It’s the warm, Californian summer of 1963 … beaches, happy times and surfing … the sweet melodies and effortless harmonies of the Beach Boys fill the air waves. These are wonderful, carefree, hopeful teenage times. The Beach Boys are riding high on their own wave of popularity and their music is gold. Each song is the creation of Brian Wilson (played by Paul Dano), the most talented of the musical Wilson brothers – they are Dennis (by Kenny Wormald) and Carl (by Brett Davern) with their good friend Al Jardine (by Graham Rogers) and their cousin, Mike Love (by Jake Abel) – these are The Beach Boys. Happy, summer songs pour out of Brian in a rich creative stream – each one received with adoration by their global audience. They are successful and want it to last forever.
Creativity for Brian is an instinct – he can’t make it happen, he doesn’t have to – it happens to him. He’s young and happily married to Marilyn (by Erin Darke). But he’s not the type to soak up audience adoration, so endless touring and live performances are no drawcard for him – in fact the bright spotlight of fame and the pressure to “keep making hit records, son …” from his bully father cause him major anxiety. As months pass, the Beach Boys keep making music – but Brian spends more and more time in the studio. The band reluctantly departs for their tour of Japan without him – but he promises them a whole suite of new music when they return. Brian’s focus turns inwards, his creativity changes direction – he no longer produces happy, poppy, surfing tunes – they are now innovative and moody pieces. He starts to rely on medication to keep the voices at bay and help him distinguish reality from hallucinations. When the band returns, they eagerly listen to his new offerings – but their shock at the state of him and his latest music is clear – this is “Pet Sounds” … complete with his dogs Banana and Louie, singing backing vocals. When the boys’ father dies, Brian gets worse and becomes a patient of therapist Dr Eugene Landy (by Paul Giamatti), who takes a controlling hold over his life – his activities, his friends and … his medication. By the 1980’s, Brian (now by John Cusack) lives in a stupor – barely able to function, totally dominated by Dr Landy and his methods. But he somehow manages to maintain a relationship with Melinda Ledbetter (by Elizabeth Banks). But as their connection grows and they marry, she is alarmed to discover the way Dr Landy manages to control Brian and in an act of pure love, she bravely stands up to his domination.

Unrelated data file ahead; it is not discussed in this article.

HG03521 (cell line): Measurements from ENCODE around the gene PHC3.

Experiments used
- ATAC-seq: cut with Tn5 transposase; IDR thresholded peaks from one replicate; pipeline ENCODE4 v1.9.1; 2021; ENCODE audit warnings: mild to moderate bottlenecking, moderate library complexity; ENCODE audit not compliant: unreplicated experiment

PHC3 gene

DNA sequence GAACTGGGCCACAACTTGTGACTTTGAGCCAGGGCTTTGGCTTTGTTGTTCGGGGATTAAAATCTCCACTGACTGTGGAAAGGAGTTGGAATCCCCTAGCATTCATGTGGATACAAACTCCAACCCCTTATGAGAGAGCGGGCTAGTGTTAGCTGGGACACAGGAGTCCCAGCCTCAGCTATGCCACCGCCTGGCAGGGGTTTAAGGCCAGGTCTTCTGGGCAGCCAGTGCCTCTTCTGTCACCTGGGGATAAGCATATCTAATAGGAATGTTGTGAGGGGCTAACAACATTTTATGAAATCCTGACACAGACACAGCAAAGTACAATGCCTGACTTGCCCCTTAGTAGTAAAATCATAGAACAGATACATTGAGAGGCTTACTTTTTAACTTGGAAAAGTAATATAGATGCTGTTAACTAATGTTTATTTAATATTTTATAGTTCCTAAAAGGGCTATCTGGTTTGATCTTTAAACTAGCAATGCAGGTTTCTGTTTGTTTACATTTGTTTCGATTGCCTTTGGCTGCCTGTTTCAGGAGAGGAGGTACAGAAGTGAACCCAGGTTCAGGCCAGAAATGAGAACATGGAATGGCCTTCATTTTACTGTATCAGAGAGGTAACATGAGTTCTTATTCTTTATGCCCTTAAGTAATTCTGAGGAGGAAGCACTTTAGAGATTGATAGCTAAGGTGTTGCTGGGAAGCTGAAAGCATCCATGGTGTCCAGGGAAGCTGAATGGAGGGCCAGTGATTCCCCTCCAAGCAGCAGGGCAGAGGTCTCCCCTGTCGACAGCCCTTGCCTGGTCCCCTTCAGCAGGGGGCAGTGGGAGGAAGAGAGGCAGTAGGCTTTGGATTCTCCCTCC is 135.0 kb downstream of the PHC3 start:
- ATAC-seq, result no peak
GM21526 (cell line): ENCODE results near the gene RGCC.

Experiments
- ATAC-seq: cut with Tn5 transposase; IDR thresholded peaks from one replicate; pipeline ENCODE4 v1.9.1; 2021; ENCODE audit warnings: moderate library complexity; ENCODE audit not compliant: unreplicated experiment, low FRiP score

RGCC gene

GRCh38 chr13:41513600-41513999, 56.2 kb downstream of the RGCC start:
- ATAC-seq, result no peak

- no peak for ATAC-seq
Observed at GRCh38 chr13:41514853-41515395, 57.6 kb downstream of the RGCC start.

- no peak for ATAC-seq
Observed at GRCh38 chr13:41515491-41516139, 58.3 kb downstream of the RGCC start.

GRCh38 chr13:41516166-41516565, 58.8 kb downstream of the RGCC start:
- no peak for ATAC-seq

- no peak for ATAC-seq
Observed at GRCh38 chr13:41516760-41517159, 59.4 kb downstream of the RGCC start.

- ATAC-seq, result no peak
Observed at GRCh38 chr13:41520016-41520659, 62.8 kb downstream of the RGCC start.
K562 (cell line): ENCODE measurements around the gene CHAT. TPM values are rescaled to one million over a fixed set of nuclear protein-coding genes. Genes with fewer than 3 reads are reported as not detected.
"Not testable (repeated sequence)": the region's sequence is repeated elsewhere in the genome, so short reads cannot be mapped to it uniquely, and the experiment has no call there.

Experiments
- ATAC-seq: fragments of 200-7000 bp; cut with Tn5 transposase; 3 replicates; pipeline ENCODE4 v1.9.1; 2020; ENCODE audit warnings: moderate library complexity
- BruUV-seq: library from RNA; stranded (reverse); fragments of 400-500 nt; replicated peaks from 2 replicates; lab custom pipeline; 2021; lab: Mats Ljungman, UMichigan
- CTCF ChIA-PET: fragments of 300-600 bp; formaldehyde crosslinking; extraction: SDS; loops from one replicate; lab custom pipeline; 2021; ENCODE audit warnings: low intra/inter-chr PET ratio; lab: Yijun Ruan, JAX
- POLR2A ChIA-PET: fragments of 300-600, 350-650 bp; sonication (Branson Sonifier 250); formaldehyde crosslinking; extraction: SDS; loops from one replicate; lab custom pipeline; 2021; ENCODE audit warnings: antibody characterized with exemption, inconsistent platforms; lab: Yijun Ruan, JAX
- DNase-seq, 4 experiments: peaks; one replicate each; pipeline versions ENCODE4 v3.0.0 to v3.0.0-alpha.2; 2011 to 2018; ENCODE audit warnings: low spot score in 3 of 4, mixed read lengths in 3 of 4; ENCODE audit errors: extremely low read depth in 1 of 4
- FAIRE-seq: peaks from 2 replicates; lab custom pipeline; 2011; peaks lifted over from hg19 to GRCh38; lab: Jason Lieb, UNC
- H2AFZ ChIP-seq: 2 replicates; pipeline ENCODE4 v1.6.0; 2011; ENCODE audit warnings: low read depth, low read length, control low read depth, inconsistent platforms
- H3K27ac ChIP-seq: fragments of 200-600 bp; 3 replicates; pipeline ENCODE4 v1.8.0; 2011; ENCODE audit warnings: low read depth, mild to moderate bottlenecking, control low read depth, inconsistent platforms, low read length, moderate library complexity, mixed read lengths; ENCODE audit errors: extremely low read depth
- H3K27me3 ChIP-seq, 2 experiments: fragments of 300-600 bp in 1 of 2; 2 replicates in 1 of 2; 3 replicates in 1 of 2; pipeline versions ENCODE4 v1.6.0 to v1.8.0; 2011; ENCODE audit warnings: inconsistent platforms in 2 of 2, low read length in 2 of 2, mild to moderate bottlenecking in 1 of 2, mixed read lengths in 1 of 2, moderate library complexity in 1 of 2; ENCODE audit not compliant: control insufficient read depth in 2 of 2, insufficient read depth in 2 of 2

It is great to revisit the fabulous, happy music of the Beach Boys throughout this movie. The story of Brian Wilson‘s life, though, is not so happy. The mental illness and drug-induced haze is depicted very well by both Paul Dano in the 1960’s and John Cusack in the 1980’s. They are both great here. To me, there’s something very “Bill Murray” about John Cusack’s performance. Paul Giamatti’s performance as Dr Landy is seedy, creepy and just right for this dreadful character and Elizabeth Banks’ sassy and tough Melinda Ledbetter is great. It’s a good movie.